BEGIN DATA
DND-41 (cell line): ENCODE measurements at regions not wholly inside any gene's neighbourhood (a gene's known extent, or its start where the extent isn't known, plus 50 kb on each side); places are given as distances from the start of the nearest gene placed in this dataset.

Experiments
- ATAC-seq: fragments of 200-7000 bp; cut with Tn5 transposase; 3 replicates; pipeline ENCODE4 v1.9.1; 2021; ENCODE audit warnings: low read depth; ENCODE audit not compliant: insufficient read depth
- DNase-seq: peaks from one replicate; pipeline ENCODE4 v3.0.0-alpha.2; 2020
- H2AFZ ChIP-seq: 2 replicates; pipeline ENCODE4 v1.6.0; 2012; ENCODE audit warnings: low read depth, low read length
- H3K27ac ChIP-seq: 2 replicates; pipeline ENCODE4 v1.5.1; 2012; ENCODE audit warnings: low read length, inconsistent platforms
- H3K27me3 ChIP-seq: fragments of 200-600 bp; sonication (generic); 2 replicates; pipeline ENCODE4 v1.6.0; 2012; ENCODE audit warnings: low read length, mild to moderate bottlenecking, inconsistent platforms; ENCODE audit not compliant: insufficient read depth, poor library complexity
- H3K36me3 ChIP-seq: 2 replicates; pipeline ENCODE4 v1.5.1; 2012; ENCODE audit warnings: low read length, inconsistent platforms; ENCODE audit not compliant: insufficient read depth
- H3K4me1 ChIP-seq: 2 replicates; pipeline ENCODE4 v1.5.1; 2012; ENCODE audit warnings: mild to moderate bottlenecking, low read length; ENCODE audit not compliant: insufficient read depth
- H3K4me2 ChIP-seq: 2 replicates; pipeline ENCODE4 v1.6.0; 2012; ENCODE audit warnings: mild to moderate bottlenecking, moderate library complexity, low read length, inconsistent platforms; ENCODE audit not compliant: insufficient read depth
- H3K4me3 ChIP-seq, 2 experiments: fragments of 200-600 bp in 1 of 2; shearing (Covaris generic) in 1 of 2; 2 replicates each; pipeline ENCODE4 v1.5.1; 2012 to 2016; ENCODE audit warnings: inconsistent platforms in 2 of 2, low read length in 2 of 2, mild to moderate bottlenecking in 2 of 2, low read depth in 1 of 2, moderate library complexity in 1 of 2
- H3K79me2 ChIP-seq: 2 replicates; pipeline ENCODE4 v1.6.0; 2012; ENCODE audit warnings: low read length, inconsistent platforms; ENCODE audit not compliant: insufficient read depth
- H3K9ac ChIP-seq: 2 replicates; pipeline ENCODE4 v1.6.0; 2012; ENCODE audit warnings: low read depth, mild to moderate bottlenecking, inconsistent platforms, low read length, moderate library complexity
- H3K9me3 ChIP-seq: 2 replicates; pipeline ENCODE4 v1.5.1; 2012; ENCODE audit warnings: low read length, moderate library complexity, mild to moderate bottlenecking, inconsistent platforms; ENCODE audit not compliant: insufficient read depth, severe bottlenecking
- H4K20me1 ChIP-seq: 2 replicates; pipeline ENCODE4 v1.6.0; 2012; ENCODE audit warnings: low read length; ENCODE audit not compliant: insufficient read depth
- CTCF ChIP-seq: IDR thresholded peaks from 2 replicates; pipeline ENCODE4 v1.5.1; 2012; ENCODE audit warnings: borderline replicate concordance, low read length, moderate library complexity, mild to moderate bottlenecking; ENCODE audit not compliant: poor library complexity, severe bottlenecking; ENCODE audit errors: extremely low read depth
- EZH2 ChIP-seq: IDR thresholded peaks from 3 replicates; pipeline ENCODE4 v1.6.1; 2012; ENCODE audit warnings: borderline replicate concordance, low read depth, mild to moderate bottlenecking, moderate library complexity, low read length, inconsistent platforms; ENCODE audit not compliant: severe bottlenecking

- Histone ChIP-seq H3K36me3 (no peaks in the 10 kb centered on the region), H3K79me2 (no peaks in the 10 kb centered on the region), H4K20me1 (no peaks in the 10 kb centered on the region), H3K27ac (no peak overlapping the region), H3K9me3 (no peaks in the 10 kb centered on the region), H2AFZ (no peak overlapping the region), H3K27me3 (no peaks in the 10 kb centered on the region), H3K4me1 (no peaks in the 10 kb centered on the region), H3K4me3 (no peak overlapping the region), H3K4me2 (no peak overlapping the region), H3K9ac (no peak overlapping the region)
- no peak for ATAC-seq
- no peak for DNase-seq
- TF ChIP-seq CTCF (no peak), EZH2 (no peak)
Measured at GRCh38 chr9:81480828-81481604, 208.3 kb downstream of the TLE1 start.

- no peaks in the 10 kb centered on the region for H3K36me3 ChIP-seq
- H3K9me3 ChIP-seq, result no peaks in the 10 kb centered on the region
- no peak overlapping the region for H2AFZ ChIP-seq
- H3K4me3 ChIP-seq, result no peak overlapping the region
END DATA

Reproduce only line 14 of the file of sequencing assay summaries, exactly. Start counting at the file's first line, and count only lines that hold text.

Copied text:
- H3K9me3 ChIP-seq: 2 replicates; pipeline ENCODE4 v1.5.1; 2012; ENCODE audit warnings: low read length, moderate library complexity, mild to moderate bottlenecking, inconsistent platforms; ENCODE audit not compliant: insufficient read depth, severe bottlenecking